Banjo Kazoomie didn’t get very far in development but many of its ideas were later reused in Nuts & Bolts. According to designer Gregg Mayles, “Rare thought this would be a “hard sell,”, and that “players would expect a whole new game”. It was clear that there were not many reasons to continue working on Banjo X for the original Xbox and the team soon moved their plans to the new Xbox 360.
The new Banjo game would have been a completely different game and Rare began brainstorming ideas of how players traveled in platformers. They wanted to make the trip to the overall objection as fun as possible. This is when they decided to combine the Banjo Kazoomie idea with the worlds for Banjo X. The team only got as far as the first level and as soon as vehicles became incorporated with the game, Mumbo’s Mountain had to be altered to a much larger size in order to have proper usage of the vehicles.
Unfortunately, the interesting idea of a breaking-the-4th-wall remake with multiplayer coop for Banjo Kazooie never saw the light of day. But in the end, Rare was still able to release a third entry in the Banjo series with Nuts & Bolts, even if feedback from the fans was mixed.
Pojo the Chicken is a cancelled 3D platformer / action game which was in development in 2000 by Atari / Midway Games West for Playstation 2. Pojo was originally born as an easter egg / secret character to be unlocked in such games as MACE: The Dark Age and Gauntlet and she was mostly an internal joke / team mascot for Midway. At some point in late ‘90s the studio jumped the shark and decided to make Pojo the main protagonist of her own game.
As described for Mace: the Dark Age:
“Pojo: The Fighting Chicken, transformed by Countess Taria into something more than human, a force powerful enough to rend the very cosmos in her powerful beak. Pojo wages a never-ending battle for truth, justice, and the feathered way.”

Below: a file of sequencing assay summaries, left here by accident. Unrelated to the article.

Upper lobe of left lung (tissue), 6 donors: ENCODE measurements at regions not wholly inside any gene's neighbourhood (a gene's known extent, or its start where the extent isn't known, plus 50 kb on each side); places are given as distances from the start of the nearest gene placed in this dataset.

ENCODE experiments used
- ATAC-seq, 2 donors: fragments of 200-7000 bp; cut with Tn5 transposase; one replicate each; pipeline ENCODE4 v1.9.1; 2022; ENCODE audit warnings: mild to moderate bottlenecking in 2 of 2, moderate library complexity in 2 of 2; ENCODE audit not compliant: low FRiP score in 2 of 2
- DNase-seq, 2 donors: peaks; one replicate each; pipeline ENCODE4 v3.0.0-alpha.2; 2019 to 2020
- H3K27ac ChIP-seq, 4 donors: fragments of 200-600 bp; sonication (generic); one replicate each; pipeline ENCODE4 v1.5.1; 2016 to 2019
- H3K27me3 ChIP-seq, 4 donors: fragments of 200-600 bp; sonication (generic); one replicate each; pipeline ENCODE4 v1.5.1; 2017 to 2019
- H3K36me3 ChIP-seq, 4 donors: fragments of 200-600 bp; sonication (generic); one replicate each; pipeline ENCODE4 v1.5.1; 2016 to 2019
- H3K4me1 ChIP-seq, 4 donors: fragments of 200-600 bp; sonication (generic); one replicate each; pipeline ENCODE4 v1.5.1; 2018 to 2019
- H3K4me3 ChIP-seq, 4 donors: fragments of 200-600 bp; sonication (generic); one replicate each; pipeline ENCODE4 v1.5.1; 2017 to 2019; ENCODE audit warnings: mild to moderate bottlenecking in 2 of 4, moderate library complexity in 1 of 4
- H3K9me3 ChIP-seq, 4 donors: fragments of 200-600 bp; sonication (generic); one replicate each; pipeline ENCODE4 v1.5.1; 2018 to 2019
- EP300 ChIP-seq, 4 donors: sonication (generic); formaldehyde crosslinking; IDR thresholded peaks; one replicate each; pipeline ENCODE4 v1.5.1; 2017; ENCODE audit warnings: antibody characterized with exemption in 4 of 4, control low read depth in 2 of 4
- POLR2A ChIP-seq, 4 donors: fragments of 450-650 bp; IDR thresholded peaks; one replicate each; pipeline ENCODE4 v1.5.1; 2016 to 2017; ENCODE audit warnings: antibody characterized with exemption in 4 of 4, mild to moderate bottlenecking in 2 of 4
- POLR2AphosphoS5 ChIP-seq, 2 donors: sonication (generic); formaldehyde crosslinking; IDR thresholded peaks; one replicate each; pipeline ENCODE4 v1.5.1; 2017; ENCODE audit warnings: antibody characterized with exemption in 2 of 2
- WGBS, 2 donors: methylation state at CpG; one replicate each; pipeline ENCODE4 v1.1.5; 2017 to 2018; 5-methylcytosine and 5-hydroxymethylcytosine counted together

Unfortunately only a few screenshots from an early level remain from this lost game to remember its existence. By looking at its colorful graphic, we can assume Pojo the Chicken would have been a fantasy action platformer, with humorous settings and funny jokes. For example the island you can see in these screens was home for Kung Pao, which we speculate was some kind of kung-fu chicken master which could have teached special moves to Pojo. Kung Pao chicken is also the name of a delicious chinese dish.
We don’t know enough about Pojo the Chicken to say if it could have been a fun game to play, but for sure it seems the team had fun at conceiving something as crazy and amusing as a whole game based around a powerful fighting chicken.
The same team also worked on the cancelled Joust 3D for PS2 and Xbox, before developing Dr. Muto which was finally published in 2002 for PS2, Xbox and Gamecube. In 2009 Midway Games filed for bankruptcy, most of its internal games studios where closed and all of its assets were purchased by other companies such as Warner Bros. Probably we’ll never know what really happened to the mighty chicken Pojo.
Moeyo Butaman (燃えよ ぶたマン!?) is a cancelled NES / Famicom game that was in development in 1992 and it would have been published by Sigma Enterprises. Only a couple of (tiny) scans from old japanese gaming magazines remain to remember the existence of this game.
The main protagonist was going to be some kind of super-hero pig, and as noted by GDRI gameplay could have been similar to Time Zone, another action platformer published by Sigma in 1991.